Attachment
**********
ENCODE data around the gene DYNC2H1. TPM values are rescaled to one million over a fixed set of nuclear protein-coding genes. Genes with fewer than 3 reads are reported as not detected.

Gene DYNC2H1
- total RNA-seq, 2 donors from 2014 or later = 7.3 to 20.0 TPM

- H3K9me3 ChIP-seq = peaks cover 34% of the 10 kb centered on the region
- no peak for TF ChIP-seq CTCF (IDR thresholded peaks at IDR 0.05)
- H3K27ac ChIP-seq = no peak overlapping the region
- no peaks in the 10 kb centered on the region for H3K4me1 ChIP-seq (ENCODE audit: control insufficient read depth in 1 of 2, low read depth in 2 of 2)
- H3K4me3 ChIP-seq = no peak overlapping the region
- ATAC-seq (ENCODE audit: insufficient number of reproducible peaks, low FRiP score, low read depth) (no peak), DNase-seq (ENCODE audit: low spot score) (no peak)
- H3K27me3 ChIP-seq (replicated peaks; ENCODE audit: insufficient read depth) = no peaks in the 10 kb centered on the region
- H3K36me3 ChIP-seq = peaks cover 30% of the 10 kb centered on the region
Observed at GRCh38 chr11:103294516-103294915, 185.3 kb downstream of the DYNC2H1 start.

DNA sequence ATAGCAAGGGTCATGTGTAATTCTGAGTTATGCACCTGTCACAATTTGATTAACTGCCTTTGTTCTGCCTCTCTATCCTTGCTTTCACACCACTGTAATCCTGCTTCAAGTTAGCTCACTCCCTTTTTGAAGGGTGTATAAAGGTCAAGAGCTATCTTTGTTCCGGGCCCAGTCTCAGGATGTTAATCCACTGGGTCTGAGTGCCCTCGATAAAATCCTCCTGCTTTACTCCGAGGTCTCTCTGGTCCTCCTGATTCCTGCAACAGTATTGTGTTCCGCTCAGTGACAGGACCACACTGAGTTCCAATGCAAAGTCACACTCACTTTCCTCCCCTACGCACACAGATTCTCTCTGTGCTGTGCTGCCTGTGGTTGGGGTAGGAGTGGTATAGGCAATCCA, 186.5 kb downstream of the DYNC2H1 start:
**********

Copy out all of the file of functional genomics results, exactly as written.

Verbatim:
ENCODE data around the gene DYNC2H1. TPM values are rescaled to one million over a fixed set of nuclear protein-coding genes. Genes with fewer than 3 reads are reported as not detected.

Gene DYNC2H1
- total RNA-seq, 2 donors from 2014 or later = 7.3 to 20.0 TPM

- H3K9me3 ChIP-seq = peaks cover 34% of the 10 kb centered on the region
- no peak for TF ChIP-seq CTCF (IDR thresholded peaks at IDR 0.05)
- H3K27ac ChIP-seq = no peak overlapping the region
- no peaks in the 10 kb centered on the region for H3K4me1 ChIP-seq (ENCODE audit: control insufficient read depth in 1 of 2, low read depth in 2 of 2)
- H3K4me3 ChIP-seq = no peak overlapping the region
- ATAC-seq (ENCODE audit: insufficient number of reproducible peaks, low FRiP score, low read depth) (no peak), DNase-seq (ENCODE audit: low spot score) (no peak)
- H3K27me3 ChIP-seq (replicated peaks; ENCODE audit: insufficient read depth) = no peaks in the 10 kb centered on the region
- H3K36me3 ChIP-seq = peaks cover 30% of the 10 kb centered on the region
Observed at GRCh38 chr11:103294516-103294915, 185.3 kb downstream of the DYNC2H1 start.

DNA sequence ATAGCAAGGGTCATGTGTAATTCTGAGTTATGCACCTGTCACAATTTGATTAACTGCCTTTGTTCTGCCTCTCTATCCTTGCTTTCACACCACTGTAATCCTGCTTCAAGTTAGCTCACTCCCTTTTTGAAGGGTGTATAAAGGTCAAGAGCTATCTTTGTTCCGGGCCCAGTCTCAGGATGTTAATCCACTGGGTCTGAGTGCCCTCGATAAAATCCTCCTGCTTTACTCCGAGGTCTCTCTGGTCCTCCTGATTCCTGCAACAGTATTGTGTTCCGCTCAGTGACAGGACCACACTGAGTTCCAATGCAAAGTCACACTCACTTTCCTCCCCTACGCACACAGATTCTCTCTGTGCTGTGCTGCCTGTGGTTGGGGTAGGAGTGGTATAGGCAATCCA, 186.5 kb downstream of the DYNC2H1 start: